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COVID-19 pushed Canadian home sales to their lowest level for April since 1984

Canada’s residential real estate market plunged dramatically last month, as the uncertainty surrounding COVID-19 pushed buyers and sellers to the sidelines.

Home sales fell by more than 56 per cent from the previous month’s level, which makes the month the worst April for home sales since 1984, the Canadian Real Estate Association said Friday.

Canada’s housing market is highly seasonal, as sales are generally low through the start of the year because of cold weather before heating up in the period from March to June. It then slows down again through the rest of the year.

But the COVID-19 pandemic has thrown those trends out the window, as lockdowns and physical distancing measures have put a chill on home buying right as the market normally tends to heat up.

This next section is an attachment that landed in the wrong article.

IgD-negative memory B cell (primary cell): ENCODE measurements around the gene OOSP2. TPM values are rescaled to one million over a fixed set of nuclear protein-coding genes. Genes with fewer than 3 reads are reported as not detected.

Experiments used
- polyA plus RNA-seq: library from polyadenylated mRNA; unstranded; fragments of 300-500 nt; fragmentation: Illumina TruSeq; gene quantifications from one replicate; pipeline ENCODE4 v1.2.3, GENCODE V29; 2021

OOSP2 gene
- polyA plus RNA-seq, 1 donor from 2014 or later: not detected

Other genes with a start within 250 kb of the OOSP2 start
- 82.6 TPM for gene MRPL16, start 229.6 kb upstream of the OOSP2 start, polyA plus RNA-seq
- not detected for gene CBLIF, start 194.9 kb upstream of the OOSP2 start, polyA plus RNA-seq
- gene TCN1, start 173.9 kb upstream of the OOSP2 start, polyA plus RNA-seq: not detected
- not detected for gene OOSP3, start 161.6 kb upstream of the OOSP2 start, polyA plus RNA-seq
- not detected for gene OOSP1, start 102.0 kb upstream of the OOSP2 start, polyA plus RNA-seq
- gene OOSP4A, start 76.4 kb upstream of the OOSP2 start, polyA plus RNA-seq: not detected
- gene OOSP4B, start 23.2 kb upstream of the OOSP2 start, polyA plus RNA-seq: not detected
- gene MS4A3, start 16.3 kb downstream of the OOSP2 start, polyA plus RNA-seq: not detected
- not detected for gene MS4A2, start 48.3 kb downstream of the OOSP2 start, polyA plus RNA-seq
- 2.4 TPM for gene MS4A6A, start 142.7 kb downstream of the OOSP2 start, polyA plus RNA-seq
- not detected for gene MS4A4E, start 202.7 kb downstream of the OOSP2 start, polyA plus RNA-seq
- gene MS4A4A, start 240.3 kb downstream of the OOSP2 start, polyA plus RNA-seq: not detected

“Like so many other parts of normal daily life, a lot of buying and selling activity in housing markets across Canada has been put on pause,” the CREA’s chief economist Shaun Cathcart said.

The CREA said it saw the trend begin in March, which started out strong before sales plunged in the latter half of the month. All in all, March sales were down by 15 per cent from February’s level. Now, April is almost 60 per cent below that record low.

Prices holding steady for now

The number of homes sold is in free fall, but so far average prices are not plummeting as sellers try to ride out the pandemic.

The average price of a home sold by a realtor last month was $488,000, down by 1.3 per cent from April 2019.

“While some downward pressure on prices is to be expected, the comparatively small change underscores the extent to which the bigger picture is one where so much activity on both the selling and buying side is currently on pause,” the CREA said.

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